DAVID Cameron has insisted a “bridge to the future” can be built for the North Sea’s struggling oil and gas industry.
The Prime Minister told MPs he will visit Aberdeen on Thursday to outline further plans about what can be done to help the “vital industry at this vital time”.
He later said the collapse in the oil price and taxation in the weeks after September 2014’s Scottish independence referendum will not affect Scots due to the “broad shoulders of the United Kingdom”.
Mr Cameron added: “But had Scotland been independent, it would be a very, very dark day indeed.”
Speaking during Prime Minister’s Questions, Conservative Peter Aldous (Waveney) told Mr Cameron: “The North Sea oil and gas industry on which many people in my Waveney constituency are dependent for their livelihoods is facing very serious challenges at the current time.
“The Government has taken steps to address the situation but more is required if the industry is first to survive and then to thrive.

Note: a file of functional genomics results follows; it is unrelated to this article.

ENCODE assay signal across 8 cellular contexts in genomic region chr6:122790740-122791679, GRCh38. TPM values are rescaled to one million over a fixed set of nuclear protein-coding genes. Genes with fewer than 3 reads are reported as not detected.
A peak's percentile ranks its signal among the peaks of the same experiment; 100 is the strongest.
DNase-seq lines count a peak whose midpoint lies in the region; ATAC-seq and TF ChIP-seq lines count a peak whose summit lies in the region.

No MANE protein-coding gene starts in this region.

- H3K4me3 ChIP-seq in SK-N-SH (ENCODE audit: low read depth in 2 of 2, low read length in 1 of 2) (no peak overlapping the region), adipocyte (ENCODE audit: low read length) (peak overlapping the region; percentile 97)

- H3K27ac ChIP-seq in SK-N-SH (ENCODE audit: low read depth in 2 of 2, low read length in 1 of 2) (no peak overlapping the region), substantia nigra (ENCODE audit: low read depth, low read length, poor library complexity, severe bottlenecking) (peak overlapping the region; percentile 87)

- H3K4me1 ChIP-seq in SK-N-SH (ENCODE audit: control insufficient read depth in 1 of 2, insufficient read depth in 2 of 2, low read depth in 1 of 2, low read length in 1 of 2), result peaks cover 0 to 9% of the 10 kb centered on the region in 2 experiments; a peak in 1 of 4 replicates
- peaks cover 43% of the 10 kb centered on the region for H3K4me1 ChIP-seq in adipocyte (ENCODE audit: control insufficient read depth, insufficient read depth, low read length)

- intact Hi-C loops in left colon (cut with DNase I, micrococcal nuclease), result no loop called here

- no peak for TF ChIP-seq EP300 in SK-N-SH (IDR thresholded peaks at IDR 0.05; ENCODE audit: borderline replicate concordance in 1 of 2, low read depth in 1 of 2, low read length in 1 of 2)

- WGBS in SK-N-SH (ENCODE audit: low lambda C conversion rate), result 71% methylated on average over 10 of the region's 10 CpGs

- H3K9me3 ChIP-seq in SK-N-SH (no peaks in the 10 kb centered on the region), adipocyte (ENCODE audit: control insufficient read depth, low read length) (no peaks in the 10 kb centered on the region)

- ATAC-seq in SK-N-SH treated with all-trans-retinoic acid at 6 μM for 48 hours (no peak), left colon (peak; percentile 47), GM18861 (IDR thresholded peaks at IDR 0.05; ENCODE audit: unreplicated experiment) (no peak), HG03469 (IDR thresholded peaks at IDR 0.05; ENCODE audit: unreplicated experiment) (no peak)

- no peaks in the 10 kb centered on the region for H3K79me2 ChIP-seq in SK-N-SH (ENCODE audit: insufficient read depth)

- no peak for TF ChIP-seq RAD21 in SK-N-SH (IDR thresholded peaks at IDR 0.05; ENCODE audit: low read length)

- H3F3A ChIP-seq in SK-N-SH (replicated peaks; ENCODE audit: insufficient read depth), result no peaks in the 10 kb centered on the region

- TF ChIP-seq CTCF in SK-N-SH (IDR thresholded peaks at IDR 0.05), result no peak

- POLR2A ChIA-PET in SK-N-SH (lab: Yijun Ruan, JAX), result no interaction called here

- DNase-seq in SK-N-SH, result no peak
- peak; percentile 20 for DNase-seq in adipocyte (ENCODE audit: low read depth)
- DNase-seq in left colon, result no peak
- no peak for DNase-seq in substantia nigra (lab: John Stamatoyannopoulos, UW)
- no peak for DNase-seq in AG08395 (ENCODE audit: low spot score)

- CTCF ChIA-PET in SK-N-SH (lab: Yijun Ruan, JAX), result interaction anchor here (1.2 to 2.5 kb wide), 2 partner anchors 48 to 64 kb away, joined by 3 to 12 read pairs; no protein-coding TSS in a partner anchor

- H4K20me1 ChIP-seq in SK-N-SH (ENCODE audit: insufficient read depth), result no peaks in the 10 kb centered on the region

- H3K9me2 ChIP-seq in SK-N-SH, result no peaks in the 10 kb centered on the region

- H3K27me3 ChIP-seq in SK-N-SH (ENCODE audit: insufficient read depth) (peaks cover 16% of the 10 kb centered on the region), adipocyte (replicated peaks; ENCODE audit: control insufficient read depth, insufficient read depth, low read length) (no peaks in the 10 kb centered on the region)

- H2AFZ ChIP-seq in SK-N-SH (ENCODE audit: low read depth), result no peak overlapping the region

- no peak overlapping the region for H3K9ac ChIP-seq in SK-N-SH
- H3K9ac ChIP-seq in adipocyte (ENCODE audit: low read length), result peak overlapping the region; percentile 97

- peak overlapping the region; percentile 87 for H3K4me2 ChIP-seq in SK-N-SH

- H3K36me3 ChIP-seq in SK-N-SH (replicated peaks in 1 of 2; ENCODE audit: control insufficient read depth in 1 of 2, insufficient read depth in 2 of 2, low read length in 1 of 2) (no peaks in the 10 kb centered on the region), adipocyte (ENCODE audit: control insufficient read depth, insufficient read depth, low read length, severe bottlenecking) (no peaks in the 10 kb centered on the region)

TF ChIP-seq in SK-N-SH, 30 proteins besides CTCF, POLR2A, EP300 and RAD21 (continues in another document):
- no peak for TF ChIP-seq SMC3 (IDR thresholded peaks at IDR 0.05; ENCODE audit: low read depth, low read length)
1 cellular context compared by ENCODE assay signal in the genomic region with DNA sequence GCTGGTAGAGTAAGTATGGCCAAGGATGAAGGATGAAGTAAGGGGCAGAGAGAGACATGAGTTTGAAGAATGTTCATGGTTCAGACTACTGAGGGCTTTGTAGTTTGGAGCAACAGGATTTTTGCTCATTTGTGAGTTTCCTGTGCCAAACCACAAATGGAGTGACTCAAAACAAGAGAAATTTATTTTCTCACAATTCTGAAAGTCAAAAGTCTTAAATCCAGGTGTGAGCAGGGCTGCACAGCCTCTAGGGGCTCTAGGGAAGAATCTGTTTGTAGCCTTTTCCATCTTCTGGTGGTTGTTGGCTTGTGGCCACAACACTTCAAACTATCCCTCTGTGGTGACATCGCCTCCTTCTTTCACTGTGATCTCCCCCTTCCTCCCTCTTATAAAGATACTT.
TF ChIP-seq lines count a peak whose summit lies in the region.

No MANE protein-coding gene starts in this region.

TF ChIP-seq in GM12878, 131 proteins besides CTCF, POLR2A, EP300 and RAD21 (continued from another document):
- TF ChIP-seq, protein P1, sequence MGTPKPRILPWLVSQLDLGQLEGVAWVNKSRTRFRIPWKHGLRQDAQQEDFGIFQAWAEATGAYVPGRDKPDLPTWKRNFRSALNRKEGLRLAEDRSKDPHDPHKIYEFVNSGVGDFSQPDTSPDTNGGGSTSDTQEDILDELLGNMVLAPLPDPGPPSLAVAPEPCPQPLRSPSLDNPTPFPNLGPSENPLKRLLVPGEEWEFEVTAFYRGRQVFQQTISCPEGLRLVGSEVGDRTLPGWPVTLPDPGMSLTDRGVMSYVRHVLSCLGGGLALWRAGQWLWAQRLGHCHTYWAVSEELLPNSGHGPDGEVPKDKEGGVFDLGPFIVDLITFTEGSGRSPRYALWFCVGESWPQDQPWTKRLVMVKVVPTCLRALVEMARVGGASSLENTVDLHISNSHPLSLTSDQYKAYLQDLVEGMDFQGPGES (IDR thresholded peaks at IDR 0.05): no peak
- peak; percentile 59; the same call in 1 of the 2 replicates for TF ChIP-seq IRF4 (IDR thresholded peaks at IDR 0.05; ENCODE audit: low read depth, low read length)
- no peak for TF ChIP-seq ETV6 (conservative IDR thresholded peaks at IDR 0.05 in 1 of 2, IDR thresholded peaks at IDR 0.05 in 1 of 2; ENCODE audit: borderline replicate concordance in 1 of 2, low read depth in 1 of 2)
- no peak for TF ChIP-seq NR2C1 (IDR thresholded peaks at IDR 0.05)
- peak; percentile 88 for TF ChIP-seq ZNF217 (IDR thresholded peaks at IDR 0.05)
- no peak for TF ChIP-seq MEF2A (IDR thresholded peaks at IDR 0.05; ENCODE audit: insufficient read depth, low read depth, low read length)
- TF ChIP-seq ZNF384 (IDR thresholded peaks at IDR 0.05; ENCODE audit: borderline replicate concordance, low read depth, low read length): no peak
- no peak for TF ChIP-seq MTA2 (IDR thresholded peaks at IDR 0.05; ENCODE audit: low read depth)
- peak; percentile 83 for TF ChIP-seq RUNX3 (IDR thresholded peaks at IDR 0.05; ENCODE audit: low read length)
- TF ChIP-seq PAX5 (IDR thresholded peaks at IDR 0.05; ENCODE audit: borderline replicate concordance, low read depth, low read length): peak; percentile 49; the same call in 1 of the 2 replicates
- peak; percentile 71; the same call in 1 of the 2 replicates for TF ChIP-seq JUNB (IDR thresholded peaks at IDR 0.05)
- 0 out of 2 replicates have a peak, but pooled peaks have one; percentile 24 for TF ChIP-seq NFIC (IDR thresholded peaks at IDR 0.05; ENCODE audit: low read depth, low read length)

“Will you assure me that you recognise the seriousness of the situation and you’ll do all that you can to get the industry through these very difficult times?”
The PM replied: “You are absolutely right to raise this, I do recognise the seriousness of the situation.
“The oil price decline is the longest in 20 years and nearly the steepest and this causes real difficulties for the North Sea and we can see the effects in the east of England, across Scotland - particularly in Aberdeen - and in other parts of our country too.
“We discussed this at Cabinet yesterday. I’m determined we build a bridge to the future for all those involved in the North Sea.
“We’re going to help the sector export its world-class expertise. We’re going to help the economies diversify. We’ve announced £1.3 billion of support last year for the North Sea. We’re implementing the Wood review.
“I’ll be going to Aberdeen tomorrow where we’ll be saying more about what we can do to help this vital industry at this vital time.”
Mr Cameron made his remarks on Scottish independence in response to a question from the SNP’s Margaret Ferrier (Rutherglen and Hamilton West), who criticised Chancellor George Osborne for having “utterly failed to get the deficit under control”.